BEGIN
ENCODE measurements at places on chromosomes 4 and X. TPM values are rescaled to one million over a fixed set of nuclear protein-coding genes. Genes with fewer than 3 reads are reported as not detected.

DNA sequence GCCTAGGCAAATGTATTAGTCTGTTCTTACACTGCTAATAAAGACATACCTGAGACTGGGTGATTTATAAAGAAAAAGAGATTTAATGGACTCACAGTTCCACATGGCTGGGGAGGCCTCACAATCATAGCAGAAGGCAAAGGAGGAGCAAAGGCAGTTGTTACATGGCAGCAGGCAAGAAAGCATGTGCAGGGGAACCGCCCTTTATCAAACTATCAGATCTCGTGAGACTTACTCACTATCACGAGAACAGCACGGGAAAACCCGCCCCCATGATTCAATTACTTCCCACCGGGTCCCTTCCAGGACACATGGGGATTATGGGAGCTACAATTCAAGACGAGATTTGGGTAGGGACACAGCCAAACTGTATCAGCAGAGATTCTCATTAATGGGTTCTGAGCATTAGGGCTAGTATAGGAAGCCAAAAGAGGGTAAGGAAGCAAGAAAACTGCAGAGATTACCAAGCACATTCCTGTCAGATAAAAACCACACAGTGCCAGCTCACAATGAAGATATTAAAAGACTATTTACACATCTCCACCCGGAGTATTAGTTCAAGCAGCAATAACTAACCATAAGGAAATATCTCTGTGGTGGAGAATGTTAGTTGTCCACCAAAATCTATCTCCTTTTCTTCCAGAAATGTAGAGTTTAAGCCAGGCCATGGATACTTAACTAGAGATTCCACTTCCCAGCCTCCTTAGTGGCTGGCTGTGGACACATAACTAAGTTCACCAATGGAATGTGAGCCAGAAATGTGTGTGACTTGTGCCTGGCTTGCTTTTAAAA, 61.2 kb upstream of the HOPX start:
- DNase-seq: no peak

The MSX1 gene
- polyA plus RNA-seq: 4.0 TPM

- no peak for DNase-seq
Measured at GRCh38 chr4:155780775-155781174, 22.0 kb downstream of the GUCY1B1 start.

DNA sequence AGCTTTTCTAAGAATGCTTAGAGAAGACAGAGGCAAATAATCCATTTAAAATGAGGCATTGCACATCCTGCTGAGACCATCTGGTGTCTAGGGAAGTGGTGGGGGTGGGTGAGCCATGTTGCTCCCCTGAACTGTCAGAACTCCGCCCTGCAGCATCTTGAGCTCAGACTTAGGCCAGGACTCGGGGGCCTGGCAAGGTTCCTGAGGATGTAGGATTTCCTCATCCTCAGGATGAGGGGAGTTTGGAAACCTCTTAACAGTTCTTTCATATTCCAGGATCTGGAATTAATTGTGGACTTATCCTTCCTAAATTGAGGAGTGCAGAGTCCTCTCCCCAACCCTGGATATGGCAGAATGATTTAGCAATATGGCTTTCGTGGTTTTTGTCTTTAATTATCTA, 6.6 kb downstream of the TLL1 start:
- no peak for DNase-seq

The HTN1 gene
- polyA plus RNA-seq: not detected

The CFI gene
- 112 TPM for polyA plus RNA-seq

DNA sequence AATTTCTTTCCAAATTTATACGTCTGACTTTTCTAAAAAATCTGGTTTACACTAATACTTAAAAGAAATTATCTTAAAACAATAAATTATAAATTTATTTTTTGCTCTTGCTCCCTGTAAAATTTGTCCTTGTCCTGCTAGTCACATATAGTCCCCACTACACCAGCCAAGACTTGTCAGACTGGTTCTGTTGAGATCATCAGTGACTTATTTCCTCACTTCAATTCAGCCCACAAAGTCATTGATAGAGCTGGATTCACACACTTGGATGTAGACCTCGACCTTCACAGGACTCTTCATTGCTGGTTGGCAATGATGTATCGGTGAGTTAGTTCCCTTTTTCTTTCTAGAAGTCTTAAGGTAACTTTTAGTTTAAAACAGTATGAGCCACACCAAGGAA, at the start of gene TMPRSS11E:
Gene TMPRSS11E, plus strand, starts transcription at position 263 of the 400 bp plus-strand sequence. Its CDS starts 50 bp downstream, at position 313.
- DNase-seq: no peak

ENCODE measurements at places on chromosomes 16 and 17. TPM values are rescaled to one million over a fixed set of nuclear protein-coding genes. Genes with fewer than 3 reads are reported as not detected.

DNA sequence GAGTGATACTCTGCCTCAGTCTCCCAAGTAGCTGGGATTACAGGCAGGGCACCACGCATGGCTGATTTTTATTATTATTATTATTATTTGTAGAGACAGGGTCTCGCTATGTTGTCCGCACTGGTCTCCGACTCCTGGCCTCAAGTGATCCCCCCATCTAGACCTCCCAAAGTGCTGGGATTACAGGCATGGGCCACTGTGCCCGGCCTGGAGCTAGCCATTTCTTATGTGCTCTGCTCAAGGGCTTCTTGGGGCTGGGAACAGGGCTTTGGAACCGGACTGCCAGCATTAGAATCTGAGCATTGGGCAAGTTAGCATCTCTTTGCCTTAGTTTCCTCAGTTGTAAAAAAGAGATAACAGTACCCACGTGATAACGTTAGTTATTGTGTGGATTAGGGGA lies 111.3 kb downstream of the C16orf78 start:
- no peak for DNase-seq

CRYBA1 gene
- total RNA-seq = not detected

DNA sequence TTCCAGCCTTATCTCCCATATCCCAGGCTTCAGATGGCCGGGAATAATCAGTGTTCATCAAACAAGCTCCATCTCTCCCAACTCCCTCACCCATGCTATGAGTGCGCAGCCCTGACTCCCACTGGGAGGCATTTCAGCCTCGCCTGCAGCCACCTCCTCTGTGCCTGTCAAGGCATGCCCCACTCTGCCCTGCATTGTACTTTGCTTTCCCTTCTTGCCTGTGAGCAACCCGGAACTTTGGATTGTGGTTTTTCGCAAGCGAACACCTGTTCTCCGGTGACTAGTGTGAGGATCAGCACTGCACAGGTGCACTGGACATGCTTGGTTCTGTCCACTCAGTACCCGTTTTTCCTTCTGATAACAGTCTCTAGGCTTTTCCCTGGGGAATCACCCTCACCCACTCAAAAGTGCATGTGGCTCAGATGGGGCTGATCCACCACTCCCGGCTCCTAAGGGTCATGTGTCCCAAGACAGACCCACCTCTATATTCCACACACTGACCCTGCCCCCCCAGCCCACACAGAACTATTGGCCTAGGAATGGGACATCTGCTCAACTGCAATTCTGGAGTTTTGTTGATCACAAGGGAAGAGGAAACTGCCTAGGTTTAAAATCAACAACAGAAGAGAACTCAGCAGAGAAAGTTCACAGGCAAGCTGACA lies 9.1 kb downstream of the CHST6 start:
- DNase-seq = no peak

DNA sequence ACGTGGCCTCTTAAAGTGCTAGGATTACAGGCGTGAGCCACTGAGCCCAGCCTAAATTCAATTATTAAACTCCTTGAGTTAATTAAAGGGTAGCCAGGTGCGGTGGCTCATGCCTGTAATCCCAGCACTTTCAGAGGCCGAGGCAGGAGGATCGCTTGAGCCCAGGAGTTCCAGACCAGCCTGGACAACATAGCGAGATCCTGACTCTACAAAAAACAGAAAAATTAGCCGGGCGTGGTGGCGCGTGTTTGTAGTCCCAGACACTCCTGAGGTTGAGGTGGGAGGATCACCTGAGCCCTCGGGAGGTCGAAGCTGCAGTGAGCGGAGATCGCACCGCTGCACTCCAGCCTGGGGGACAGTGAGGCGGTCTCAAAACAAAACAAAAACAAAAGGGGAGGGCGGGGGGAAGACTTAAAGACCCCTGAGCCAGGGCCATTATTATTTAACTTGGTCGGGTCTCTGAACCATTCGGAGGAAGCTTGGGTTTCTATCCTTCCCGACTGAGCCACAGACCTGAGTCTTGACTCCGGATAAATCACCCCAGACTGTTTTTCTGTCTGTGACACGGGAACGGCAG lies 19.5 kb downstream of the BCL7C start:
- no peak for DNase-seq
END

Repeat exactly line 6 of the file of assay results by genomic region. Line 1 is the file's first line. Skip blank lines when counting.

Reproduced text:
- no peak for DNase-seq